Second Auxiliary Request

With respect to claim 1 of the main request the final lines of the claim 1 are amended to read : "... to define therebetween a frontal open space which constitutes a deep notch that extends across the full thickness of said seat body, characterized in that ..." (italics added by the Board to indicate text inserted).

Reasons for the Decision

1. The appeal complies with Articles 106 to 108 and Rule 64 EPC and is therefore admissible.

2. Allowability of amendments under Article 123(2) EPC

The amendment of the final line of claim 1 of all three requests by the insertion of "and allowing the latter to be accommodated therein" is based on lines 2-4 of page 6 of the original description, and this amendment is thus allowable under Article 123(2) EPC.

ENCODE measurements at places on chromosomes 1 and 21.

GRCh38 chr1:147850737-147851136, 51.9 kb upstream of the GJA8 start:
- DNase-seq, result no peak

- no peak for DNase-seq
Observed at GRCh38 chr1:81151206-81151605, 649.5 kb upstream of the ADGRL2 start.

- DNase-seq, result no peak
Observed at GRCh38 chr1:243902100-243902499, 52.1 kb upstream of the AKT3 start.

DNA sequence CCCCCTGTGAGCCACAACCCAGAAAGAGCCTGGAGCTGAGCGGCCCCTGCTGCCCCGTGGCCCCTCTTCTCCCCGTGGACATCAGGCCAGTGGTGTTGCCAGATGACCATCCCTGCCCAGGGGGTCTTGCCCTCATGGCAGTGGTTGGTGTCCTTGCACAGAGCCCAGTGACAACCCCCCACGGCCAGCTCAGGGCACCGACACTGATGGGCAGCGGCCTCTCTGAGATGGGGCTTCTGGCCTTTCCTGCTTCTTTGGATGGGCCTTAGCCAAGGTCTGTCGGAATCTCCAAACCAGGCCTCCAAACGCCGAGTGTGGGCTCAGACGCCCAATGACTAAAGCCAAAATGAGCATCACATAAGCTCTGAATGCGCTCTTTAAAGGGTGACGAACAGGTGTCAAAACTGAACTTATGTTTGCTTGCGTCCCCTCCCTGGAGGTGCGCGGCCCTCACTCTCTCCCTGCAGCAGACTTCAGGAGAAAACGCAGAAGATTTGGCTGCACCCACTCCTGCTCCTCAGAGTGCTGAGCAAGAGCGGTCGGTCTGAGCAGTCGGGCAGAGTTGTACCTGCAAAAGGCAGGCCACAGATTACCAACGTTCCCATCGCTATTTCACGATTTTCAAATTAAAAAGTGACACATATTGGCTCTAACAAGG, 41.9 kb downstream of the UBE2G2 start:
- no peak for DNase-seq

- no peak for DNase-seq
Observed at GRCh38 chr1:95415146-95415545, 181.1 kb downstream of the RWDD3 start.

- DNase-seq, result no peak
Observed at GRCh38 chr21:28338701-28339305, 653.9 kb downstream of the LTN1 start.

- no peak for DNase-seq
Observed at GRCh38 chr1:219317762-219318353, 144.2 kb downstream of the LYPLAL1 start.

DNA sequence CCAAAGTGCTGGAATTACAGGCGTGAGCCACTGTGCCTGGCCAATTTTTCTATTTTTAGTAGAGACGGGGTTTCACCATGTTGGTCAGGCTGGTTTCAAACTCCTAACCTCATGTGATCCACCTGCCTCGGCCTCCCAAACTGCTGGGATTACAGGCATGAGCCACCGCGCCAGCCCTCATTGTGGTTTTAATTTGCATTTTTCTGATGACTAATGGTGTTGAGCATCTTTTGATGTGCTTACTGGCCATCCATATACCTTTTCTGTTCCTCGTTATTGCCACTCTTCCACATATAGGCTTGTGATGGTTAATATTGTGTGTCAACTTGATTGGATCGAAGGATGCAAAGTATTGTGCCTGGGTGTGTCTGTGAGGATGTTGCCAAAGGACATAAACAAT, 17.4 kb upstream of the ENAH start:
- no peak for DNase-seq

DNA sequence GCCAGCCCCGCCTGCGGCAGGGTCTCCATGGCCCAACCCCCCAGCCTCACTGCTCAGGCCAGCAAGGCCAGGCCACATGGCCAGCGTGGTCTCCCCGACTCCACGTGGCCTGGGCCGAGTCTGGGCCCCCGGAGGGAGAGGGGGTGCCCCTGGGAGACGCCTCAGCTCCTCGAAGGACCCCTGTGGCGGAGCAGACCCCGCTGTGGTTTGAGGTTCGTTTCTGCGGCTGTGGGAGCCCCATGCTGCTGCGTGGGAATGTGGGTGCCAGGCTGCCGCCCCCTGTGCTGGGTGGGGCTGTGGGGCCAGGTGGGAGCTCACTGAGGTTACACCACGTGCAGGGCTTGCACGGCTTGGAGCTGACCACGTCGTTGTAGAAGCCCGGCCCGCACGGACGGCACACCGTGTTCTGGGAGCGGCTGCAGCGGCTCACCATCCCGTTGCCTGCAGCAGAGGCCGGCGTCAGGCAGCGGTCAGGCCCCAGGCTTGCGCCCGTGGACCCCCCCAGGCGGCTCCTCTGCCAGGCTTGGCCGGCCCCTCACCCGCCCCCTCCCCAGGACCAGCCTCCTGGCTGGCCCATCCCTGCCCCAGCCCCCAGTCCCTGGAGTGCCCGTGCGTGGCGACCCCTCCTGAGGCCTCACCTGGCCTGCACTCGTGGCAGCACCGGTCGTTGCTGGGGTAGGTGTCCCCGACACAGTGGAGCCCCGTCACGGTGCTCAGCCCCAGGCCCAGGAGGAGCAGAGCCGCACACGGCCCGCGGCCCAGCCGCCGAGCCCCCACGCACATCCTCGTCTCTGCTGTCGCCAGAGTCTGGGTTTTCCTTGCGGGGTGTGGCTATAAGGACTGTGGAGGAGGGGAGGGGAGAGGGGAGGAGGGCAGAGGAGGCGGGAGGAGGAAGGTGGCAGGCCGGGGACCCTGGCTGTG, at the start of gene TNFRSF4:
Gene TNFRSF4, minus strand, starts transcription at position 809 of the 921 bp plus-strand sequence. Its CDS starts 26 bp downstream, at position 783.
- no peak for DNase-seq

3. Novelty with regard to D1

3.1 The invention concerns a seat of saddle type, which comprises a rear portion for the user's buttocks, and a higher front portion for insertion between the user's thighs, which in turn comprises two parallel, spaced apart, mirror-shaped portions, between which an open space is formed. It is undisputed that such a seat is known from D1, see figures 2 and 4, lines 10-19, with the open space identified by reference 5. These features in fact appear in the preamble of claim 1 of each of the three requests.